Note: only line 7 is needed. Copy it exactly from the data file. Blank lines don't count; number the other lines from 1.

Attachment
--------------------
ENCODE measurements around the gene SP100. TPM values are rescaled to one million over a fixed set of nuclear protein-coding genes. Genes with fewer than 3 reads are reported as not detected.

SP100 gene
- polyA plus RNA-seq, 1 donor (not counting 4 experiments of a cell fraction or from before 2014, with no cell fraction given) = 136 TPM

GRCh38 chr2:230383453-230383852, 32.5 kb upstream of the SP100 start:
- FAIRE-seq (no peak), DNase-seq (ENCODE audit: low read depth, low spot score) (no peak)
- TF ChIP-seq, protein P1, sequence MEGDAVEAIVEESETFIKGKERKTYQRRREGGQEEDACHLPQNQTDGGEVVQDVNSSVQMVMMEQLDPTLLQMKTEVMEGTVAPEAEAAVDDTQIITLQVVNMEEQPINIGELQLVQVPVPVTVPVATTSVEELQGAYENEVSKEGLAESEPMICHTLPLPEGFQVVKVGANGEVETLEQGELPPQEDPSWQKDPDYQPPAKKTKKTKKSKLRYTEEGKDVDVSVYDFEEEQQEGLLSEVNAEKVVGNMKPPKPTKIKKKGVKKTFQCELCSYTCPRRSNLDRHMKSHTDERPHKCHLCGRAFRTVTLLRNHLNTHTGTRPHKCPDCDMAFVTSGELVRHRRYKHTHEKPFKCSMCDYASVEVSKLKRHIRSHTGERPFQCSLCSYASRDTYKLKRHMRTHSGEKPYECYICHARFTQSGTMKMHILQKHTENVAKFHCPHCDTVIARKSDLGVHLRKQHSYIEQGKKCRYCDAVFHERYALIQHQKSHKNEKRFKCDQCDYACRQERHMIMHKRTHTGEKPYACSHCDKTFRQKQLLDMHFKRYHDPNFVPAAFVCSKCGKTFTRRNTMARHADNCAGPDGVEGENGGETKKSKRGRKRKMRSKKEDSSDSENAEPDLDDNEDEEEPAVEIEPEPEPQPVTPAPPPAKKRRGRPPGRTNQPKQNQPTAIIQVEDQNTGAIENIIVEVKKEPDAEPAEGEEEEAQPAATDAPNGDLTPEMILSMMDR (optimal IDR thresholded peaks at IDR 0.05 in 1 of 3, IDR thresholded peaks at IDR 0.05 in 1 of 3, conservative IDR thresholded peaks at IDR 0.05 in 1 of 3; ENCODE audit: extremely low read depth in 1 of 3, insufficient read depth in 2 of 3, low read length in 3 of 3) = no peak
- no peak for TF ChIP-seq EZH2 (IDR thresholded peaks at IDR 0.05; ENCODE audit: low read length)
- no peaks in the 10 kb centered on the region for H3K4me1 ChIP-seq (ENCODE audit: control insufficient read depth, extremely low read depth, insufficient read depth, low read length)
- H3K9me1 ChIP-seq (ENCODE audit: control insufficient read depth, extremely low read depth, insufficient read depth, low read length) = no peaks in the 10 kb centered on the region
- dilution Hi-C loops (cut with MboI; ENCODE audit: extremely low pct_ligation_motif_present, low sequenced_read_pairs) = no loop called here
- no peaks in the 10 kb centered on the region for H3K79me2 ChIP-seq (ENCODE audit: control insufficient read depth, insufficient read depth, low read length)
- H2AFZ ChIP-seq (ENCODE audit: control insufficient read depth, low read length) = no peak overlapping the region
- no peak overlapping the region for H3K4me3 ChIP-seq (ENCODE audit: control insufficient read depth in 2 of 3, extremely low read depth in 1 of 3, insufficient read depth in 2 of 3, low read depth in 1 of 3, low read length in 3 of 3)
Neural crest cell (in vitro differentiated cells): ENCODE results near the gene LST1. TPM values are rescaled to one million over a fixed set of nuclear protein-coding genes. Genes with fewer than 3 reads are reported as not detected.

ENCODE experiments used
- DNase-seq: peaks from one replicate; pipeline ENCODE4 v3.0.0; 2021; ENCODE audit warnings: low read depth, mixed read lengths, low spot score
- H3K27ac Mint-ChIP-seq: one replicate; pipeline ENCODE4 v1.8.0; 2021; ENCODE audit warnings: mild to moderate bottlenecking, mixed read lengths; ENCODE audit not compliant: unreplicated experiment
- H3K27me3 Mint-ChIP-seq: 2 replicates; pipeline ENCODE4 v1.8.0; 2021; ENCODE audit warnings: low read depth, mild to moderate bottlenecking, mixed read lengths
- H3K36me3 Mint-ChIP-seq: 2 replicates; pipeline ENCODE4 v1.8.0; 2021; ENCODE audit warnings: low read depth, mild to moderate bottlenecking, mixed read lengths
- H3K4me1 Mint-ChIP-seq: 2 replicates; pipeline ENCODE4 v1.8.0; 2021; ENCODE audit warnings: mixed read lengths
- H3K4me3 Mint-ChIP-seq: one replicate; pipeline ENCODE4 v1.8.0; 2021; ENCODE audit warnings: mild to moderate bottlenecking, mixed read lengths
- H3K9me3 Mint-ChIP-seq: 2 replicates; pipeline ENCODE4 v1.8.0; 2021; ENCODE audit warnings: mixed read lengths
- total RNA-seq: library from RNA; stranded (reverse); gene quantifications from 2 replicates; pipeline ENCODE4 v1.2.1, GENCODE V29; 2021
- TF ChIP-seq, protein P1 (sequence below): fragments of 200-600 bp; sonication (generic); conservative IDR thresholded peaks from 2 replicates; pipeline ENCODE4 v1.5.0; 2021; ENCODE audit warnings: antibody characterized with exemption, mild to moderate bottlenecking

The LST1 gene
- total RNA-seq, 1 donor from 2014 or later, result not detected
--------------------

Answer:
- no peak for TF ChIP-seq EZH2 (IDR thresholded peaks at IDR 0.05; ENCODE audit: low read length)